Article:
dark triumph

Dark Triumph by Robin LaFevers

Sybella has been forced to return to her family after fleeing to the convent for safety.  There she learned the art of assassination, but nothing prepared her for returning to the family that abused her for years.  Now she has to play the dutiful daughter while waiting to see if the marque of Death will appear on her father’s body.  She has been promised the right to personally murder him.  Around Sybella, politics are being played out.  Loyal to the Duchess, unlike the rest of her family, Sybella is able to send a message to warn them and turn the result of a battle.  When the convent orders her to rescue a valuable prisoner from under her father’s nose, Sybella risks losing her entire protective disguise.  She doesn’t realize that she risks losing her heart as well.

I adored the first in the Fair Assassin series and looked forward to this second book.  The heroine in this book is Sybella rather than Ismae.  While the first book was awhirl in the politics of 15th century Brittany, this one is much more about a person and her own personal history.  Sybella is a compelling and rich character.  As the abuse she suffered is slowly revealed, readers will discover more and more about the incredible strength of this girl turned killer.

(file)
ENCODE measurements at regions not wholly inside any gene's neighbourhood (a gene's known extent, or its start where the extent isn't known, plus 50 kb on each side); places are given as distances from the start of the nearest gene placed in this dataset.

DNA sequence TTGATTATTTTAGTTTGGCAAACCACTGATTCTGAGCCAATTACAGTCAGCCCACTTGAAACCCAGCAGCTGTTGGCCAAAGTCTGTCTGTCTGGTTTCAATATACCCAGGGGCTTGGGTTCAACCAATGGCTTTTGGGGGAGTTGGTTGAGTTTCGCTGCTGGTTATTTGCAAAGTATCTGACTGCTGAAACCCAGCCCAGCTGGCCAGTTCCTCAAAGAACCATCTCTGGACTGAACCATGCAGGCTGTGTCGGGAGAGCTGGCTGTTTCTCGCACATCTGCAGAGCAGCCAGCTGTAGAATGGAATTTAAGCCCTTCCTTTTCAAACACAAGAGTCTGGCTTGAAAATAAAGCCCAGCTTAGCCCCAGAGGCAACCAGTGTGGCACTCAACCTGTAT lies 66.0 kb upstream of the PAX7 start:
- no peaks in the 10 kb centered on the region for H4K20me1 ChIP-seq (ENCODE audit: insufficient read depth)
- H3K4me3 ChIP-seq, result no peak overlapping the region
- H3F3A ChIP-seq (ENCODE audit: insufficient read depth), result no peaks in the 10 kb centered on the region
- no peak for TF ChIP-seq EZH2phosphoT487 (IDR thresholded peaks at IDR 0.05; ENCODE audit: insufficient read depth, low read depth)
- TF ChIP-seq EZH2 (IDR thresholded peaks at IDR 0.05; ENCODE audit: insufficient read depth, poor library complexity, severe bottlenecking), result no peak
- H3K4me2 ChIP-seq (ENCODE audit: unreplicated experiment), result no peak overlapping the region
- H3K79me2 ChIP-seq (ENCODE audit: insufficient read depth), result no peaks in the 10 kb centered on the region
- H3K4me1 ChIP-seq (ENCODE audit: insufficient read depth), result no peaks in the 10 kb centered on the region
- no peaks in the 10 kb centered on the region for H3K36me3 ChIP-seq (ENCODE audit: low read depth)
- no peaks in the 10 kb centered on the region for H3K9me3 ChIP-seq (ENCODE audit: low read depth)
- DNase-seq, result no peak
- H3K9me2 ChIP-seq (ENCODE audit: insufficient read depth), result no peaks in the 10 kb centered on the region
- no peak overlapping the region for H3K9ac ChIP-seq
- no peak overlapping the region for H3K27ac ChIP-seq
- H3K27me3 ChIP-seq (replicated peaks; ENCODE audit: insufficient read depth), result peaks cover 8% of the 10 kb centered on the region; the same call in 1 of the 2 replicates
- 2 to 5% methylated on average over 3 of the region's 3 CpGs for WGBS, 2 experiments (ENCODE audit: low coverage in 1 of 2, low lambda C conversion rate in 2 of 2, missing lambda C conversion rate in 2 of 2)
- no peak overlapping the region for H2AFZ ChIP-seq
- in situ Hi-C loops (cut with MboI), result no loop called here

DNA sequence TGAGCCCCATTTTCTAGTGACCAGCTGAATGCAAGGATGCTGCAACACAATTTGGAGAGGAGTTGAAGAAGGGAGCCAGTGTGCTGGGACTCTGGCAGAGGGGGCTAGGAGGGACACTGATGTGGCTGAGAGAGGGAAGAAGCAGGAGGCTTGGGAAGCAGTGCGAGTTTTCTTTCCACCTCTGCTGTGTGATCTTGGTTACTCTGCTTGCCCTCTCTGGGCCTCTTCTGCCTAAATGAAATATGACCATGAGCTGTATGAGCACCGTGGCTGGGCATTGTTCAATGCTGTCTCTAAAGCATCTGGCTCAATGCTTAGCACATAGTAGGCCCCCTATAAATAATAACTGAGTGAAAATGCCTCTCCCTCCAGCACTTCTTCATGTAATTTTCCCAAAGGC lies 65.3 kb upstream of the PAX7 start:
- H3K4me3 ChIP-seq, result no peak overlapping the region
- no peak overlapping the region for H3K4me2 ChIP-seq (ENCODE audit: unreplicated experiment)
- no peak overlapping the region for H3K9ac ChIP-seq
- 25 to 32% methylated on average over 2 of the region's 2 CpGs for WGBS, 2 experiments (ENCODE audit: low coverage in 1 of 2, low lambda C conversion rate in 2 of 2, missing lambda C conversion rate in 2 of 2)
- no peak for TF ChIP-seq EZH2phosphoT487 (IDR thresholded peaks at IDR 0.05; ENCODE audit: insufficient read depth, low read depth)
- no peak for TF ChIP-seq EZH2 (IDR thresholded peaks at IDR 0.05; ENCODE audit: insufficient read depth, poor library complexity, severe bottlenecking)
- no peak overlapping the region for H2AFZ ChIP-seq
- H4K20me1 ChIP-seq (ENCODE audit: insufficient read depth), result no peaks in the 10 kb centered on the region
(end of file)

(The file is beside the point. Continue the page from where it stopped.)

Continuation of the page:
Sybella also questions her own loyalties and ties to Mortain, the God of Death.  She wonders whether the convent may be wrong about things or if perhaps she herself has overstepped and lost the God’s favor.  These questions of faith against the dark stain of familial abuse add to the depth of the novel.  As with the first book, there is a passionate romance that rings true and honest.  Sybella slowly falls in love, so gradually that she doesn’t notice until she is fully intoxicated with it.  It is beautiful and glorious, especially as she is accepted as she admits the entire truth about her life.

A killer book, this is a strong sophomore book in a riveting series.  Not for the faint of heart, this book has abuse, murder and true tragedies in its pages.  Appropriate for ages 16-18.

Reviewed from library copy.